The declarative nature of the functions is an artefact of following the good practice of immutable values, referential transparency, and total functions which lead to 'honest' type-signatures, it just happens on its own.
I spent a reasonable part of my career in imperative-land, and honestly I wish I'd found functional programming much earlier. I write fewer bugs and I have more confidence in my code. And yes, it adds constraints that are annoying sometimes, but those constraints ultimately stop the code becoming a cognitively difficult mass of mutation or hidden complexity.
That was intentional. Specifics aren't necessary for making the point. Had I stated the specifics you were looking for I suspect you would have focused only on that, missing the primary point.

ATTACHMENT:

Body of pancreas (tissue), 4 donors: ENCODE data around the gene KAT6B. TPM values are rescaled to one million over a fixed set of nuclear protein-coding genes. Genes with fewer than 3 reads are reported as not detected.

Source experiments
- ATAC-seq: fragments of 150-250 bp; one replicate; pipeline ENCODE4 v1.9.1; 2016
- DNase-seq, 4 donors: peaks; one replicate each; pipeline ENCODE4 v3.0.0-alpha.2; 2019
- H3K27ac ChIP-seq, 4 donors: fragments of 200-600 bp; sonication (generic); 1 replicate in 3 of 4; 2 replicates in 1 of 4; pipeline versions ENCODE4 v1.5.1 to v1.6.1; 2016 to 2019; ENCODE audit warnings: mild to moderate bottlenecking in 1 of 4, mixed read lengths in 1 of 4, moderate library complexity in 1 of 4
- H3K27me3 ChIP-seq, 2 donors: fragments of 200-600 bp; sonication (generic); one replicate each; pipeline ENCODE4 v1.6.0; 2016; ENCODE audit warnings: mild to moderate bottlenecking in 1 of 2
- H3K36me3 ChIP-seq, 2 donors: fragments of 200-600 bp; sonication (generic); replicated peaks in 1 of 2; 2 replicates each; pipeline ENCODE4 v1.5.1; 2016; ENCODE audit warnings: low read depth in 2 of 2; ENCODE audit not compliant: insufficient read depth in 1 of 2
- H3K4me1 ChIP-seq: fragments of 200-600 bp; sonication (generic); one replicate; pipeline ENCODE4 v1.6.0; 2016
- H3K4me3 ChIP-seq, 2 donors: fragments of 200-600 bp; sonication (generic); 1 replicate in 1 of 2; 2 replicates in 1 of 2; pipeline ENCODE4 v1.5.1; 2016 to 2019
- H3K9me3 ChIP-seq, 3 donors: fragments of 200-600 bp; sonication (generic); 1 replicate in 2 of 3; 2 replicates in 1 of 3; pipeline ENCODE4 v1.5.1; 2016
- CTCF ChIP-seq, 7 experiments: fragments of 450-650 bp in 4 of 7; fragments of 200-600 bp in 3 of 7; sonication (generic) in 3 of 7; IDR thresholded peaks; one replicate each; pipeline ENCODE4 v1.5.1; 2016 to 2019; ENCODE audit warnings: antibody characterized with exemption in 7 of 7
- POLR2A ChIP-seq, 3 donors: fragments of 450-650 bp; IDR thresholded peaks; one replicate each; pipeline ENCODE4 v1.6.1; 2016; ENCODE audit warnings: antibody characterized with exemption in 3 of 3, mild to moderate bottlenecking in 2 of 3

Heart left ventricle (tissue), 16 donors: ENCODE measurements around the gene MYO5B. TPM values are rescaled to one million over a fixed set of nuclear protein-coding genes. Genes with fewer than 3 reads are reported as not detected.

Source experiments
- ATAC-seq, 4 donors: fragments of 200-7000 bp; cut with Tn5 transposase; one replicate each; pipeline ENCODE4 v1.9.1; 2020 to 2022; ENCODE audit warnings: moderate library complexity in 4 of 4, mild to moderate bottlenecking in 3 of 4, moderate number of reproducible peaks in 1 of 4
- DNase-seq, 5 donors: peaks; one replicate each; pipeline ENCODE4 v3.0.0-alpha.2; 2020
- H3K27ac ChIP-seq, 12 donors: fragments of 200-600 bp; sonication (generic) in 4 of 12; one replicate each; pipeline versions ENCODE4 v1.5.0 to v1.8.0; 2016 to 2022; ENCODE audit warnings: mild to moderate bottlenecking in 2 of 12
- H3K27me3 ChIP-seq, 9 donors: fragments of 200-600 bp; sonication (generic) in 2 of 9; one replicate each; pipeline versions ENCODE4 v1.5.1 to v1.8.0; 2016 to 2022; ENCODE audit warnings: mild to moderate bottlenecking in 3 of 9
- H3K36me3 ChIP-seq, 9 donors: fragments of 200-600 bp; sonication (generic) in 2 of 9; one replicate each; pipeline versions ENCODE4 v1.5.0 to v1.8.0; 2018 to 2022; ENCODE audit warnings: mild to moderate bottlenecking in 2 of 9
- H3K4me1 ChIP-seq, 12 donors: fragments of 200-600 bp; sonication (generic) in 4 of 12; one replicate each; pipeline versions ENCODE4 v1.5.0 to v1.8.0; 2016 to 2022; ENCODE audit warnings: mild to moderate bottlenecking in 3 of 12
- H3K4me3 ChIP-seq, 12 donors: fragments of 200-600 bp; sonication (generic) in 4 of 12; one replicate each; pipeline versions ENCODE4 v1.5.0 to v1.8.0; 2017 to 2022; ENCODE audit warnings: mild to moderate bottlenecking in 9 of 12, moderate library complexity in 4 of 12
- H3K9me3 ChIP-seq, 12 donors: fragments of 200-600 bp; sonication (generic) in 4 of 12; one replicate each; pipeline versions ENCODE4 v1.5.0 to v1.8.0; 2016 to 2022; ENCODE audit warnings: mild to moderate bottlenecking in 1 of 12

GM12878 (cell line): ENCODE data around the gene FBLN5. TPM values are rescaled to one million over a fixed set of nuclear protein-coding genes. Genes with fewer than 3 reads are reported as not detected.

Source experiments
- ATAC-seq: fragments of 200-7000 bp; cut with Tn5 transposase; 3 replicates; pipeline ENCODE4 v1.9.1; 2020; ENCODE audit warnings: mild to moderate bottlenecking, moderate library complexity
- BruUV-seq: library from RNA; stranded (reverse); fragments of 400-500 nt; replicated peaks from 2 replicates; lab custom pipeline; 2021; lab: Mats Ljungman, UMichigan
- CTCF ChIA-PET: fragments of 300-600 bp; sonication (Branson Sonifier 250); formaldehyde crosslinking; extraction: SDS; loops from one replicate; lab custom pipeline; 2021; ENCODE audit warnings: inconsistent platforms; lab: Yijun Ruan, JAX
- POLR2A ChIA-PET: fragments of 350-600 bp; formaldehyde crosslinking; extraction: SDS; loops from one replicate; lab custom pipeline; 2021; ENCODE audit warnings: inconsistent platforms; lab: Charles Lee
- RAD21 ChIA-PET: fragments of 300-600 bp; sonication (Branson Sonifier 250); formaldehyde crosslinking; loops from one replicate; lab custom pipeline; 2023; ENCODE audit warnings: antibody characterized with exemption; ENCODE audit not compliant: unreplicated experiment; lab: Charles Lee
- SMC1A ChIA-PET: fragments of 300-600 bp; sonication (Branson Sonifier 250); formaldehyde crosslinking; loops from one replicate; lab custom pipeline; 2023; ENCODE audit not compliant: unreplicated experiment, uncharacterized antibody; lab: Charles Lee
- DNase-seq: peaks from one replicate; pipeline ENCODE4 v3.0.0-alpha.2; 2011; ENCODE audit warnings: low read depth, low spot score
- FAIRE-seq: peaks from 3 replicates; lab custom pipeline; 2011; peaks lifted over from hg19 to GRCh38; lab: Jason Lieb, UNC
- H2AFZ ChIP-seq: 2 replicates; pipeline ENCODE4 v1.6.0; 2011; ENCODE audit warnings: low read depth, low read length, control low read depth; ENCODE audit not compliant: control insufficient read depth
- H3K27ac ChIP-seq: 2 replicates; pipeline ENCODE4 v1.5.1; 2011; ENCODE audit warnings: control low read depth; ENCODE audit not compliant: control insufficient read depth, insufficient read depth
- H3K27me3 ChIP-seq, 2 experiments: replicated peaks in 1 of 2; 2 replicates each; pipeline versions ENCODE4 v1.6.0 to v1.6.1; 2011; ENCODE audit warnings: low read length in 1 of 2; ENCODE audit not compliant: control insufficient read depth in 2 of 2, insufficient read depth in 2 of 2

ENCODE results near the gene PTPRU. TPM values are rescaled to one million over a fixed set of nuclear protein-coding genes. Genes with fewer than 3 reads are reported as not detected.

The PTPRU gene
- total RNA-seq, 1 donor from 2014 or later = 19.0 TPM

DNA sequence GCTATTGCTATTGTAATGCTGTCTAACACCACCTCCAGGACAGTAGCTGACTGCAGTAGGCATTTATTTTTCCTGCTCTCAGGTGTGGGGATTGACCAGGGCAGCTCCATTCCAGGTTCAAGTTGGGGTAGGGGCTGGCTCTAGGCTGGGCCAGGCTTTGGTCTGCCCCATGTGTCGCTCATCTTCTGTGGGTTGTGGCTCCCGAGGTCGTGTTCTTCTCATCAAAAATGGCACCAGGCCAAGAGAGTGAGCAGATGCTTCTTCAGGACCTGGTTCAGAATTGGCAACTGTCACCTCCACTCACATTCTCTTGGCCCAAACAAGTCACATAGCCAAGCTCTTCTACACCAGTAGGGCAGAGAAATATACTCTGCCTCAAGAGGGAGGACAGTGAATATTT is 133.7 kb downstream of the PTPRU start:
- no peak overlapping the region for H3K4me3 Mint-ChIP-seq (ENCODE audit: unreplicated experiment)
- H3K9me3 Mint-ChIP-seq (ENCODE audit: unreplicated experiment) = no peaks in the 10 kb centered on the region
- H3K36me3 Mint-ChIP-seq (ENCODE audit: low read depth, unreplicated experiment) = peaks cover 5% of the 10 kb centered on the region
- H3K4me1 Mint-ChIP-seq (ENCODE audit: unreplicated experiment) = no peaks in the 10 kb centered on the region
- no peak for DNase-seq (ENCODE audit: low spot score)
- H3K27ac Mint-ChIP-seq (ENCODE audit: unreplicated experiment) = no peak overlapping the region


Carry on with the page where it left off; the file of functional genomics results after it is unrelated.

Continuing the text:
Like GP, I would have to guess what your point actually is.
In your other reply you come off as haughty or patronizing.
One does not need high EQ or SQ to be kind.
Neither Red  nor Rebol  actually does that; the Rebol family of languages tends to describe itself as paradigm-neutral or multi-paradigm, but historically stays close to imperative constructs and lacks mainstream FP support (e.g. Red doesn't have closures, currying, and tail-call optimization). If you really look at a generic Rebol code it will look like an Algol 60 ocean with occasional DSL islands floating around.
Each time I ask what "functional imperative" buzzword actually means no one can give me a straight answer. If it means "building imperative constructs on top of recursive functions via macros" , then it describes something totally remote from Rebol. Care to elaborate?